Fresno mayor delivers state of the city speech

Wednesday, June 3, 2015
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Fresno's Mayor started the State of the City address by dealing with one of the city's recent tragedies.

FRESNO, Calif. (KFSN) -- Fresno's Mayor started the State of the City address by dealing with one of the city's recent tragedies. She acknowledged the gang shooting death of 9-year-old Janessa Ramirez by giving her mother, Stacey, a key to the city and announcing a scholarship in Janessa's name.

Mayor Ashley Swearengin said, "I am proud to announce the creation of the Janessa Ramirez student scholarship fund."

Swearengin then went on to list the city's achievements over the past year, namely the return of financial health to the city budget.

"We have a structurally balanced budget for two years in a row. We have paid off negative fund balances and re-established our reserve fund," explained Swearengin.

In boasting about the city's achievements, like improved growth, a decline in the number of homeless, and reduced unemployment she noted the city's continuing problems. Namely, the line of urban blight which she says is overwhelming most of the city.

Swearengin said, "Today that line has moved all the way up to Herndon Avenue census data tells us 2/3rds of those living south of Herndon live in poverty or in extreme poverty neighborhoods. Addressing those conditions is the motivator behind our new general plan."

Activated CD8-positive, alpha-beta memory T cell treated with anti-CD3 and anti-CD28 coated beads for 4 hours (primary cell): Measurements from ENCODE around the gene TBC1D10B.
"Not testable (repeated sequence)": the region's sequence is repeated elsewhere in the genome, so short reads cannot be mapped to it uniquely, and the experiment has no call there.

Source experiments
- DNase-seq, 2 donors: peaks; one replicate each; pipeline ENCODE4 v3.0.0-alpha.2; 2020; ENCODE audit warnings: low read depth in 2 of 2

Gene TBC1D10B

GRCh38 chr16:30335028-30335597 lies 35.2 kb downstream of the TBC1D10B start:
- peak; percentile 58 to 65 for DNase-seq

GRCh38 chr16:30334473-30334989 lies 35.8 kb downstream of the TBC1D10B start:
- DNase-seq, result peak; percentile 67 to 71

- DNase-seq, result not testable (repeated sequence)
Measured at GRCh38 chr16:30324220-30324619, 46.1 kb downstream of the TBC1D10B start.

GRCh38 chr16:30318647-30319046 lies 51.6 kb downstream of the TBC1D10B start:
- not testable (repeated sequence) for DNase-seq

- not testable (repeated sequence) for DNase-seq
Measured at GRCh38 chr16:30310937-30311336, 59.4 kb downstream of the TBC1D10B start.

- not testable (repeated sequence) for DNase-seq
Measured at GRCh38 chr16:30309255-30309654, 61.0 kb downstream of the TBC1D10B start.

But that claim is being challenged by the group called "Building Healthy Communities." Group spokesperson Sandra Celedon believes the Mayor is trying to dilute the definition of blight to avoid dealing with the truly blighted areas.

Celedon added, "I challenge anyone to drive down Herndon and see the same type of blight, so the state of the city is not the truth."

On another topic the Mayor said the city was on track to meet state mandated drought restrictions, noting consumption was down 18 percent, and would drop another ten percent if a small number of people would follow the rules.

Swearengin explained, "We can easily get the remaining ten percent if the 2,000 people who still water every day would change their habits and switch to the two day a week pattern we have established."